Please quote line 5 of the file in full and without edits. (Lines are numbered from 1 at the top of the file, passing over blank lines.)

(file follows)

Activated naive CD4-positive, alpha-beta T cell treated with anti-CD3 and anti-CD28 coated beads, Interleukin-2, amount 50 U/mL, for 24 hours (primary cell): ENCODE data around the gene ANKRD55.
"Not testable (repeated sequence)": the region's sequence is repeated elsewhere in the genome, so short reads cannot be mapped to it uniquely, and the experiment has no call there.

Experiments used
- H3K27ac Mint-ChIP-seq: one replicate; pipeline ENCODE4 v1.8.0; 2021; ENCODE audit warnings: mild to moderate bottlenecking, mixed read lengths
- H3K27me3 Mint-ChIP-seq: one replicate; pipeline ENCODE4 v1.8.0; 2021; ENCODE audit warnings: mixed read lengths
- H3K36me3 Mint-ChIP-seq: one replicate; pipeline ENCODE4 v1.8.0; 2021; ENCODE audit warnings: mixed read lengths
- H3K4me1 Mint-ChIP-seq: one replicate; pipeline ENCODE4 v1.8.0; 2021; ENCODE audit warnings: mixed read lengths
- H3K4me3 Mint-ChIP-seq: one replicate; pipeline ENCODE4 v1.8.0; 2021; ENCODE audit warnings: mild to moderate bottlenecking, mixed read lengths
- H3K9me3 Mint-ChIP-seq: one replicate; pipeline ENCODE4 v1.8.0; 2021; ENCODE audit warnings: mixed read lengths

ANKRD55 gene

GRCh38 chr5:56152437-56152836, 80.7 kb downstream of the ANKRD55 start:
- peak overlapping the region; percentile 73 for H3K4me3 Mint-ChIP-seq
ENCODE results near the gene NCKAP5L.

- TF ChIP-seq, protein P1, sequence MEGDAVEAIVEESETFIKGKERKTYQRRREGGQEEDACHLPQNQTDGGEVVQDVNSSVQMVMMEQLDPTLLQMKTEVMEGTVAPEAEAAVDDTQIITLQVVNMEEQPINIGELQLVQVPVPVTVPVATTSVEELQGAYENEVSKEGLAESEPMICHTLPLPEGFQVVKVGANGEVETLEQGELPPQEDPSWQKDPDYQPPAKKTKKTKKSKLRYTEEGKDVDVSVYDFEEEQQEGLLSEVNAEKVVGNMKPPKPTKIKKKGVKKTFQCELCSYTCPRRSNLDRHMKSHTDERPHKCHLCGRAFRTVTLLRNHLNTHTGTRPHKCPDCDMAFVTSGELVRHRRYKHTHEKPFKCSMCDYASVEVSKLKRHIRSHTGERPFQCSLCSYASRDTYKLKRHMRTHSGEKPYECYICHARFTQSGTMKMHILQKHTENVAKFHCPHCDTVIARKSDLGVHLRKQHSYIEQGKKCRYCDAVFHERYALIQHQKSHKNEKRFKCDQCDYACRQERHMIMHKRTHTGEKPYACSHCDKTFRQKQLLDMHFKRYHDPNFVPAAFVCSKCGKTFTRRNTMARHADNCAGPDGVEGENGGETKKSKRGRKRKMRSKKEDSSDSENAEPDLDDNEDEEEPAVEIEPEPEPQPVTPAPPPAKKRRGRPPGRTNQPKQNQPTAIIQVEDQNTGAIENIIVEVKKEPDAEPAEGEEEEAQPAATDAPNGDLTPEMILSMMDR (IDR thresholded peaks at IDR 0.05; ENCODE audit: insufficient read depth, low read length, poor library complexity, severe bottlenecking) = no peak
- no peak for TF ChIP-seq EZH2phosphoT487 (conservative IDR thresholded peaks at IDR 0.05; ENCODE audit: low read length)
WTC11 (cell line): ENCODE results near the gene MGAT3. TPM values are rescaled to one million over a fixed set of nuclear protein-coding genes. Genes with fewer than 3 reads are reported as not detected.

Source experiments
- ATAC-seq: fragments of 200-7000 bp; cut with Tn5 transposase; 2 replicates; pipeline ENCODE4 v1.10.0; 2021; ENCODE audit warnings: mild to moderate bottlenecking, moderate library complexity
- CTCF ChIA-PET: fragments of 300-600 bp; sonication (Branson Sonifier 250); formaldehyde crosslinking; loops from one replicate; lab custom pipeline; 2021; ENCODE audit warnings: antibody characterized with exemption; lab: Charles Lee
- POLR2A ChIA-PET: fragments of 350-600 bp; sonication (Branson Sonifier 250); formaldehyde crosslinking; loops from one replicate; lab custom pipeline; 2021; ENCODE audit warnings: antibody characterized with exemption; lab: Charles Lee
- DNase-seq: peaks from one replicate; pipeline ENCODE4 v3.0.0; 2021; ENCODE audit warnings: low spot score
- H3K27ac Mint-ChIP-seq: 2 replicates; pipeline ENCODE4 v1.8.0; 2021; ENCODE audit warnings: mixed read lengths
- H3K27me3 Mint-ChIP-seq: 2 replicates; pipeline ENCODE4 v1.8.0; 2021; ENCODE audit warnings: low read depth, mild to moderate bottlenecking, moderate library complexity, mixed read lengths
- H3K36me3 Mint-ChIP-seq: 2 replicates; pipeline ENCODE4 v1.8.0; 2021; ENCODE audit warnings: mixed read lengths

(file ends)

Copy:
- H3K27me3 Mint-ChIP-seq: one replicate; pipeline ENCODE4 v1.8.0; 2021; ENCODE audit warnings: mixed read lengths